- Ensure that your budget takes advantage of all $3 million available in the planning grant. Technically, states applying for CPRG Phase I planning grants are eligible for up to $3 million, depending on the budget included in your application. If a state submits a budget less than $3 million, it will not receive the entire $3 million.
- Make contact with your regional EPA office, as these offices will be doing much of the CPRG coordination with states and municipalities.
- Public and stakeholder engagement is required as part of the Preliminary Climate Action Plan (PCAP). States should begin engaging with stakeholders, especially low-income and disadvantaged communities, as early as possible.
Essential Next Steps for States between now and March 31st
- Download and read through full EPA CPRG guidance.
- Identify which agency will submit the NOIP and lead the application process. Ensure that this agency, or your governor, submits the NOIP before March 31st, 2023.
- If you haven’t already, sign up for EPA’s CPRG email updates. EPA will release additional materials and technical assistance tools to help with applications over the next few weeks.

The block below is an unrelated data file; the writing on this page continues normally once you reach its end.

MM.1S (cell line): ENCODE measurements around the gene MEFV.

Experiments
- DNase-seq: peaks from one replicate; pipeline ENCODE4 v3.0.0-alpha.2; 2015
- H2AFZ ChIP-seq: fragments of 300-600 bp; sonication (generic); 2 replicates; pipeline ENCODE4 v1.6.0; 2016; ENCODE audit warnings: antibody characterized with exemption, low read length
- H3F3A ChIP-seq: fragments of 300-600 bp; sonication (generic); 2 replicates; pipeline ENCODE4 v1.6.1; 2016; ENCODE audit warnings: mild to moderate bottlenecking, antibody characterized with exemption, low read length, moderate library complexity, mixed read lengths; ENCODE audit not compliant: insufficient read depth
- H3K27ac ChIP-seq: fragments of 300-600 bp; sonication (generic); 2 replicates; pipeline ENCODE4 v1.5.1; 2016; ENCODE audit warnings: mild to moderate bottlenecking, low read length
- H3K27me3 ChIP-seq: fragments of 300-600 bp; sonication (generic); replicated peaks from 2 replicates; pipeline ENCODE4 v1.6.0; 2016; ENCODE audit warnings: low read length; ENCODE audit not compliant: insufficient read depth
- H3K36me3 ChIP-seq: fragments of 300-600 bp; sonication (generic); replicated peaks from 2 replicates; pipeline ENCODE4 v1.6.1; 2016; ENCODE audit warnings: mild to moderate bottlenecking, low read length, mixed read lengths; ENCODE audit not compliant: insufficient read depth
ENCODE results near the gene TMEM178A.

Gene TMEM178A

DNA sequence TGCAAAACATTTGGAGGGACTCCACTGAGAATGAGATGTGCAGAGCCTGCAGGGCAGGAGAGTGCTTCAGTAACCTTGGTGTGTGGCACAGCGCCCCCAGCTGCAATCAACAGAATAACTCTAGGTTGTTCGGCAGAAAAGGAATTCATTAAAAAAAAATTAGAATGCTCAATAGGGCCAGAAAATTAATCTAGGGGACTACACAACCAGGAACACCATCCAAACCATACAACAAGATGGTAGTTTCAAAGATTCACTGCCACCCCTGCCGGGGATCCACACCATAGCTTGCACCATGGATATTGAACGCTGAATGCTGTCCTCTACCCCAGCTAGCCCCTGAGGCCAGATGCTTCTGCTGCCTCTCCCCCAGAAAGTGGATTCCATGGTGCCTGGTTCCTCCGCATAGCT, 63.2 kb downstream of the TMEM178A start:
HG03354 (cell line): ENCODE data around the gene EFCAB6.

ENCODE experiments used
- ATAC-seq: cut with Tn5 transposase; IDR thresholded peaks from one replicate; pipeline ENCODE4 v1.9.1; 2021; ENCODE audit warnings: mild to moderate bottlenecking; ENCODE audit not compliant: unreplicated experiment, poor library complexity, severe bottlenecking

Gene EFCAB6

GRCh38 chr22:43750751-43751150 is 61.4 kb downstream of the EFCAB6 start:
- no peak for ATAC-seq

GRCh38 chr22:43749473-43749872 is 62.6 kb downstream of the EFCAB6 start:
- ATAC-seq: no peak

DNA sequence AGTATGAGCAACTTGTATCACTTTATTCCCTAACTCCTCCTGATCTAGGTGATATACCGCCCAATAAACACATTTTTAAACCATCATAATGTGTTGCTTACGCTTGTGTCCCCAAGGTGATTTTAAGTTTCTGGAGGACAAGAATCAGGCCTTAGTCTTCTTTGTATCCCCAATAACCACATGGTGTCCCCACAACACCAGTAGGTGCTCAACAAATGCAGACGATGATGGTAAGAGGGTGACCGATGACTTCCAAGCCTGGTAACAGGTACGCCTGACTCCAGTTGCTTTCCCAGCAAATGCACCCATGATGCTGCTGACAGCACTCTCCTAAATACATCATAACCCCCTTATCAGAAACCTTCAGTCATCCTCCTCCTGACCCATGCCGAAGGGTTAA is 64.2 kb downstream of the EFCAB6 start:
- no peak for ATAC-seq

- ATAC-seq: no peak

- Identify other agencies in your state involved in climate action planning to coordinate your application and ensure broad coverage across state government.
- Ensure that registration, accounts, and information on SAM.gov and Grants.gov are complete and up to date.
- Reach out to and coordinate with municipalities and Tribes to determine other applicants from your state. As mentioned previously, your state plan should seek to cover municipalities and Tribes that do not apply for their own CPRG planning grants, so that they can be eligible to apply for Phase II implementation grants when they become available.